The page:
--If you really want to feel good about something after Sunday, then forget about the quarterback and look at the No. 1 cornerback. Christian Gonzalez is in the midst of a trial by fire in the NFL, seeing an A.J. Brown/Devonta Smith offense in Week 1, a Tyreek Hill/Jaylen Waddle offense in Week 2, and then spending most of Week 3 manning up Garrett Wilson. He did a damn good job.
The CBS broadcast had a nice isolated cut of his work against Wilson, who's so good that he was rookie of the year last year despite having a clown car of quarterbacks throwing him the ball. If the two players stay on their current teams, they'll have plenty of head-to-head matchups in the years to come. The first one was a win for Gonzalez.
--The other positive on the day is that the Patriots' defense is clearly pretty good if it held Miami to 24 points last week. If you didn't notice, the Dolphins scored 70 points on Sunday. Seventy! All on offense, too. That's three points shy of the NFL record for most points in a game, which the Dolphins could have matched if not for a mercy kneeldown at the end of the game instead of a field goal try.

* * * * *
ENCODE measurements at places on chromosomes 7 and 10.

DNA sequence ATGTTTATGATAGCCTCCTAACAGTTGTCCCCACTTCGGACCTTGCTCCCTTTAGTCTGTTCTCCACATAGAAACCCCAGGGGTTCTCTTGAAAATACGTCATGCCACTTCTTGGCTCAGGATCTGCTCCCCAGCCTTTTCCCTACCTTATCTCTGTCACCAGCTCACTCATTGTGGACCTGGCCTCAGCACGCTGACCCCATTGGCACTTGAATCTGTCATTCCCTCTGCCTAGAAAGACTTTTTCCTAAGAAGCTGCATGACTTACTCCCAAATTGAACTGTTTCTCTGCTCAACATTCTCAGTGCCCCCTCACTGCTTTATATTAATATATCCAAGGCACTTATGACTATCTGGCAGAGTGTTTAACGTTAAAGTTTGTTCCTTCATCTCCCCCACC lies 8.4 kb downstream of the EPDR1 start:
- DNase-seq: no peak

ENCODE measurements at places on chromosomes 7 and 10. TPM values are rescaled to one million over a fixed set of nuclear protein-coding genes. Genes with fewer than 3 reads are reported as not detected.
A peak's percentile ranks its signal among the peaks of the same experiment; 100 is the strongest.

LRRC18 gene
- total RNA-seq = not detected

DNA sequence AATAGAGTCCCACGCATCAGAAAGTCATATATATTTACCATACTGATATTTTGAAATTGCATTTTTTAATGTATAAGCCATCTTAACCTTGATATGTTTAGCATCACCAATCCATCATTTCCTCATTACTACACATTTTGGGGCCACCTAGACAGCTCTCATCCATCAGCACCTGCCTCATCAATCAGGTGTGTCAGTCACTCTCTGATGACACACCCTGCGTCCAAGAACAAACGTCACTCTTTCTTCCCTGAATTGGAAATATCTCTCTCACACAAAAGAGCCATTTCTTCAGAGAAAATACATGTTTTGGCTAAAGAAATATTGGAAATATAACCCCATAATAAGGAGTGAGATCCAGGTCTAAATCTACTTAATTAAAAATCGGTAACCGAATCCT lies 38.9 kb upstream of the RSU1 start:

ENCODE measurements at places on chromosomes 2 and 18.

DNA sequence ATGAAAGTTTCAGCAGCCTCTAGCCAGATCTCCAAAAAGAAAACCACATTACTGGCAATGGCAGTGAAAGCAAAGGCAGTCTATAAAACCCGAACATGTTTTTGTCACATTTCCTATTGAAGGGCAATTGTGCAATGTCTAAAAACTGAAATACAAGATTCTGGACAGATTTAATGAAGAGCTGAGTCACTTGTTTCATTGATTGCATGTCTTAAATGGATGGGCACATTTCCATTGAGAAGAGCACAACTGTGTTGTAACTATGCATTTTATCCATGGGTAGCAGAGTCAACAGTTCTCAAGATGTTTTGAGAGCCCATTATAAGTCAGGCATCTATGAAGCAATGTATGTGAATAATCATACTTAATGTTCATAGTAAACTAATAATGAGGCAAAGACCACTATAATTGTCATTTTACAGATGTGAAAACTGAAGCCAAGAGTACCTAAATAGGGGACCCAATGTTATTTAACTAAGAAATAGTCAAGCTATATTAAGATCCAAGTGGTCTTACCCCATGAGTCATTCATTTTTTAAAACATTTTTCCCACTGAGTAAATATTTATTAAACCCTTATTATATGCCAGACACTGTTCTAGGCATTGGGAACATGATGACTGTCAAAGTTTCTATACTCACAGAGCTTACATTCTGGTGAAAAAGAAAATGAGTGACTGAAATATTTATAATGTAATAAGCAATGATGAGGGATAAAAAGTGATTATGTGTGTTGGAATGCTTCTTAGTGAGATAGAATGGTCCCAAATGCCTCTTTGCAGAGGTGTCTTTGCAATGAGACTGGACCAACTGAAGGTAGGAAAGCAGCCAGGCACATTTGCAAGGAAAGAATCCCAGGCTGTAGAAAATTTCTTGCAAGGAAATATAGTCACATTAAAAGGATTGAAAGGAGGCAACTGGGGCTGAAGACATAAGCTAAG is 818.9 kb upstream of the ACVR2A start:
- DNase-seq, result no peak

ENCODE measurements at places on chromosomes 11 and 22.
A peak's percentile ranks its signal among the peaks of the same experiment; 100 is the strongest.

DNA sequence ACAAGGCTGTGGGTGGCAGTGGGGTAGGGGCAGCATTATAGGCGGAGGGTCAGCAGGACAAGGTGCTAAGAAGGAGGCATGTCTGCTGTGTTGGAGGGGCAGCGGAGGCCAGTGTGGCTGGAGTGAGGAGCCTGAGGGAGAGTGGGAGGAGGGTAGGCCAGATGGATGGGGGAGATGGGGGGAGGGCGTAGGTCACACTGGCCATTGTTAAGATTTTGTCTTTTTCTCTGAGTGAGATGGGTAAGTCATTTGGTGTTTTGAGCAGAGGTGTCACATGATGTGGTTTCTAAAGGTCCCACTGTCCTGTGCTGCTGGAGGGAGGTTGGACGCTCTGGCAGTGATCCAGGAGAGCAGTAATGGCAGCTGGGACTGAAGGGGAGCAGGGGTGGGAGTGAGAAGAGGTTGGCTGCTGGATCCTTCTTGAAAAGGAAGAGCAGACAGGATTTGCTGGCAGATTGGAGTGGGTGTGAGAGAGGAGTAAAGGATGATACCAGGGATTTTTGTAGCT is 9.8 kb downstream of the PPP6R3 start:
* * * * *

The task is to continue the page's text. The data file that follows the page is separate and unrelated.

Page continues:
The 2013 Broncos (highest-scoring offense of all time) had a single-game high of 52 points. The 2007 Patriots, second on that all-time list, had a single-game high of 56 points.
Seventy points is insane. So, again, if you're unable to glean much from a defense stopping Zach Wilson, you can at least take that away from Sunday.
--Speaking of Zach Wilson, who is not good, this was clearly intentional grounding and should have been a safety:
What's funny is ... Wilson simply took a sack a few plays later in the end zone for a safety the old-fashioned way, rendering the missed call by Vinovich a moot point.